The BC New Democrat wants the pipeline expansion canceled. Jagmeet Singh says not so fast
OTTAWA — NDP Leader Jagmeet Singh is not pushing to cancel the government-owned Trans Mountain expansion, even as a veteran caucus MP calls for an immediate end to construction on the controversial pipeline project.
Peter Julian, NDP House leader and longtime MP whose riding in British Columbia is close to where the pipeline ends on Burrard Inlet, notified the House of Commons this week that he intends to table a motion calling on the government to “immediately stop” construction of the Trans Mountain expansion.
In an interview with The Star on Wednesday evening, Julian said the motion – which he tabled in previous parliamentary sessions – reflects his personal views and aims to express the position of many of his constituents who do not want to see the project. expansion is complete.
He stressed that he still supported the “national” position on the project expressed by Singh, who opposes the expansion of the pipeline on principle but does not call for a halt to construction.
“It’s the difference between being in caucus and tabling something as a private member,” Julian said. “A private member can express his point of view and express the point of view of his constituents, and that is what I have done here.”
The issue touches a sensitive position for Singh’s NDP, which seeks to defend workers in all sectors of the economy while pushing for stronger action on climate change.
When the Liberal government nationalized the project for $ 4.4 billion in 2018, to move the proposed expansion project forward, Singh repeatedly accused Prime Minister Justin Trudeau of failing to live up to his promised climate action. . But the pipeline also sparked a feud between the NDP governments of British Columbia and Alberta, and Singh’s opposition to the expansion soured relations with Rachel Notley when she was the New Democrat premier. -Democrat of Alberta.
Ahead of the 2019 election, for example, Notley told The Star that federal New Democrats “need to get back to the drawing board and think about workers.”
In this year’s federal election, Singh clarified his position on the expansion project, which is already under construction and is expected to be completed by the end of 2022. He said he opposed the project and public funds devoted to it, but that it would not. not necessarily cancel it. Instead, he said he would analyze the project if he won power before deciding to abandon it.
Asked about Julian’s motion on Wednesday, Singh said his position had not changed: he was not asking for the project to be canceled.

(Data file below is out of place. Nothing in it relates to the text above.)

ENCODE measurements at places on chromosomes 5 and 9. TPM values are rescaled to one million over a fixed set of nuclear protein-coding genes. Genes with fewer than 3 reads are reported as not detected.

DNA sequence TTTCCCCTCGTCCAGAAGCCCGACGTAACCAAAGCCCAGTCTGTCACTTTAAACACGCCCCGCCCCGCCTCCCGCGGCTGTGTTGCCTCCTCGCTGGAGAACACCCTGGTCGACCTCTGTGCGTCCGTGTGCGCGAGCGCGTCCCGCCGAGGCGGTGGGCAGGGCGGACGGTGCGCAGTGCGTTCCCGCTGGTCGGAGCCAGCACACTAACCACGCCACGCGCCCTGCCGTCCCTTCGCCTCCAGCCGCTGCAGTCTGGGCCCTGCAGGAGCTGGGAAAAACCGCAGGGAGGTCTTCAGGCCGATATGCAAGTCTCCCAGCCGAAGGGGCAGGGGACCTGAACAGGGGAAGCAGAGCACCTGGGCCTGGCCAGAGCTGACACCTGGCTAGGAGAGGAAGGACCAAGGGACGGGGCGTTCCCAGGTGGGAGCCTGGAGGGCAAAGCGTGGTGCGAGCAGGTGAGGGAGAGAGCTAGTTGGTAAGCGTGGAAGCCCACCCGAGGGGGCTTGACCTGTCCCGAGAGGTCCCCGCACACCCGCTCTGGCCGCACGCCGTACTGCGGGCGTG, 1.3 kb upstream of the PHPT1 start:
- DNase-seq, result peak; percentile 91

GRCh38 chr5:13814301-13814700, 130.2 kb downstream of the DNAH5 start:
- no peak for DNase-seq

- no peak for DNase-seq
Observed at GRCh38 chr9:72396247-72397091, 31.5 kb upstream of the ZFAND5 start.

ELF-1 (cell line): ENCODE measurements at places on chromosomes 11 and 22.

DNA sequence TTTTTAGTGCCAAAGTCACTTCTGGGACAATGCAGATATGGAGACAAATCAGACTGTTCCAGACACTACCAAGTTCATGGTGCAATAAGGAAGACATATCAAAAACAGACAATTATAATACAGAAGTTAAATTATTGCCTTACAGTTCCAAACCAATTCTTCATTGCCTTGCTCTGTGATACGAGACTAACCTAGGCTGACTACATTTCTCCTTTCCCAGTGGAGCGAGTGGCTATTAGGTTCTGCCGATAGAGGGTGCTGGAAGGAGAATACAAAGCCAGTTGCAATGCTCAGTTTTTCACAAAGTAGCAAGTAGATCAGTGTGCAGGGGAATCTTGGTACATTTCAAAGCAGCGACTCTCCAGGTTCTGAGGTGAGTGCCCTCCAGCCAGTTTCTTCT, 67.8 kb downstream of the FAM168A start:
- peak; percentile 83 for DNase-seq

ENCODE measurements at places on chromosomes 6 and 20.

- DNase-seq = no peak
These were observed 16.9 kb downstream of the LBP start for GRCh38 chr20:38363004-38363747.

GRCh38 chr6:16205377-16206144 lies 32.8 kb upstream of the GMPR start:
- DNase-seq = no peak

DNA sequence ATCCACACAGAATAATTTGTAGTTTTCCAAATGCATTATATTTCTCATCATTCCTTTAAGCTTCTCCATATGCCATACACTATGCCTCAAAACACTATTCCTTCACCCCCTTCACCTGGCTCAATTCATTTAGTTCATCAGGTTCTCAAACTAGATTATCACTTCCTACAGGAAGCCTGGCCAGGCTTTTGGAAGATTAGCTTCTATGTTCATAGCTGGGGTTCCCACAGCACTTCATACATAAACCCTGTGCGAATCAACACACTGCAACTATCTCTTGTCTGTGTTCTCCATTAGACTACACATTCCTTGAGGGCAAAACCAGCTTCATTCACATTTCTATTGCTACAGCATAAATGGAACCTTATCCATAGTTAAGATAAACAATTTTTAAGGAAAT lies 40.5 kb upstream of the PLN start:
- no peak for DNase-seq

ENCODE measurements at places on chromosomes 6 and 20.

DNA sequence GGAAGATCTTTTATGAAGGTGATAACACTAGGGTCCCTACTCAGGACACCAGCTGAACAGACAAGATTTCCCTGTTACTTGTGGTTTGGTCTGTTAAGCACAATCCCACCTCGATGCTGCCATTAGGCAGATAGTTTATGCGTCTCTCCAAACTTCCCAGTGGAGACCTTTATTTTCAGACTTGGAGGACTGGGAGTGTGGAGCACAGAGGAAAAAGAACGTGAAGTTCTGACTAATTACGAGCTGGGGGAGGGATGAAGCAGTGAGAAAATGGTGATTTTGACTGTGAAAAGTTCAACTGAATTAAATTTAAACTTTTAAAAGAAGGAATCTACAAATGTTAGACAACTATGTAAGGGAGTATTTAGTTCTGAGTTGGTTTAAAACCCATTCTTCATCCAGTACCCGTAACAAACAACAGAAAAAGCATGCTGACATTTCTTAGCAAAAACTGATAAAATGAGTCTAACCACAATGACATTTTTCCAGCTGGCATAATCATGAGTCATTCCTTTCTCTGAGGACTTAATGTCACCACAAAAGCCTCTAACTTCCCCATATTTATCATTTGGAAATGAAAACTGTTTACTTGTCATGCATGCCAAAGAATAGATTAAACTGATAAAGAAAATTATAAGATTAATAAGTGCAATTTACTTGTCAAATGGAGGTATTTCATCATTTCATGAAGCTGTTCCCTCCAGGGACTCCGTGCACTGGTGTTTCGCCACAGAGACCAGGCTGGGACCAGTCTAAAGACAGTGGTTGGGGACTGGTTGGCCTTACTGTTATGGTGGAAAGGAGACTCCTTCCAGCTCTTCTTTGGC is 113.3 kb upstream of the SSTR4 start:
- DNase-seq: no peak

“I have always been opposed to the project, and I once told the government that we would assess and make the decision on what to do with the asset,” he said.
Julian’s motion goes further. Citing reports from Canada Energy Regulator and other agencies, he questioned whether additional expansion capacity is needed to meet Alberta’s future oil demand. It also indicates that the project “undermines” Canada’s commitments to reduce greenhouse gas emissions and that the billions of dollars spent on the project, estimated at at least $ 12.7 billion, should instead be used to finance a “Green New Deal for Canada” – a reference to a broad agenda to transition to a cleaner economy while supporting workers and creating well-paying jobs.
Environmentalists have long opposed the proposed pipeline, which would nearly triple the amount of crude the Trans Mountain System can transport from Alberta to the British Columbia coast. Several First Nations communities along the route oppose its construction, while climate activists argue it would lead to increased greenhouse gas emissions at a crucial time when leading scientists say reductions The rapid pollution that causes climate change are needed to limit the damage of a warming world.
Still, the pipeline remains a key fuel source for the populated Vancouver region of British Columbia, a fact underscored by how recent devastating flooding in the province has forced the line to close. On Monday, the Parkland Oil Refinery in Burnaby, British Columbia, announced it would shut down due to a lack of supply. The hiatus comes amid concerns over gasoline shortages as the B.C. government calls on motorists to limit themselves to 30 liters of fuel per visit to gas stations across the province.
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